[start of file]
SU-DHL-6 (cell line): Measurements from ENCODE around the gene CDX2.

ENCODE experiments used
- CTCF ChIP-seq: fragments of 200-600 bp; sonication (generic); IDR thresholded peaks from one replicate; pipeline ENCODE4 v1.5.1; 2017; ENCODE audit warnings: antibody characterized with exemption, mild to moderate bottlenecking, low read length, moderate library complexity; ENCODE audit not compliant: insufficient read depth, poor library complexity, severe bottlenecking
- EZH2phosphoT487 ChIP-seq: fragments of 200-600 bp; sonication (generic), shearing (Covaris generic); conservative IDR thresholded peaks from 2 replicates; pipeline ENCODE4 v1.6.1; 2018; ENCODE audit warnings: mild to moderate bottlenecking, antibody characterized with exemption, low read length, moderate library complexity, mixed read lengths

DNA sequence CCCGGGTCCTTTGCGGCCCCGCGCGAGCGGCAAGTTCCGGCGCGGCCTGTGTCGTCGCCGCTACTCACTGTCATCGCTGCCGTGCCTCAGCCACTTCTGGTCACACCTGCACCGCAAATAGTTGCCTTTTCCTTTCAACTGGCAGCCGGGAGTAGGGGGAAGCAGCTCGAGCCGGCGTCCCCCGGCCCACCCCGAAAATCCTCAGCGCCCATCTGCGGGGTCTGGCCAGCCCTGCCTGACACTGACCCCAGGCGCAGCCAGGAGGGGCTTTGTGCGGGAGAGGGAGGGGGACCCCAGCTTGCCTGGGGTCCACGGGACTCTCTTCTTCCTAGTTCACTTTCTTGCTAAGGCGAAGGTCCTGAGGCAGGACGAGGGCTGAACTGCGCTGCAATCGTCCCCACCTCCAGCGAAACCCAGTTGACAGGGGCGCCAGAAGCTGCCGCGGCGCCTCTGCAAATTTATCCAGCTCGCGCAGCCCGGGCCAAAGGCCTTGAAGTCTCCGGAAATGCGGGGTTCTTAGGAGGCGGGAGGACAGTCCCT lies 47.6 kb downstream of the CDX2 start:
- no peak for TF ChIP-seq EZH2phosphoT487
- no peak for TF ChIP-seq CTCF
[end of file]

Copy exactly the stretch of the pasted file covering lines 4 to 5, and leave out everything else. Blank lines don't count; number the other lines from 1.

- EZH2phosphoT487 ChIP-seq: fragments of 200-600 bp; sonication (generic), shearing (Covaris generic); conservative IDR thresholded peaks from 2 replicates; pipeline ENCODE4 v1.6.1; 2018; ENCODE audit warnings: mild to moderate bottlenecking, antibody characterized with exemption, low read length, moderate library complexity, mixed read lengths

DNA sequence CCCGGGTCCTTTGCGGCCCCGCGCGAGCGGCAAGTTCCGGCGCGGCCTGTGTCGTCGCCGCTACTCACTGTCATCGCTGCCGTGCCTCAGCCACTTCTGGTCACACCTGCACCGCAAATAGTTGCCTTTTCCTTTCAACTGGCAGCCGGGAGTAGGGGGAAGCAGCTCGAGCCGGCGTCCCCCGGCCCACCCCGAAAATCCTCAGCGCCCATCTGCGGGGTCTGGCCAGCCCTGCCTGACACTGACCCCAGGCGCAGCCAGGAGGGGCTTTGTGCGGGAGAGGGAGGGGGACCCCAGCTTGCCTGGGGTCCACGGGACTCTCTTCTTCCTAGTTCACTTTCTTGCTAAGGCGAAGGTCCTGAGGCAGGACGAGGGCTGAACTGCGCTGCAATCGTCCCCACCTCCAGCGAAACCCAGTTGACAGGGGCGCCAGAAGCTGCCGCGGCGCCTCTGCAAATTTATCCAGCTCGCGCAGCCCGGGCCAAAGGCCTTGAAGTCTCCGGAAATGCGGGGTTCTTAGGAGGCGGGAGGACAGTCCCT lies 47.6 kb downstream of the CDX2 start: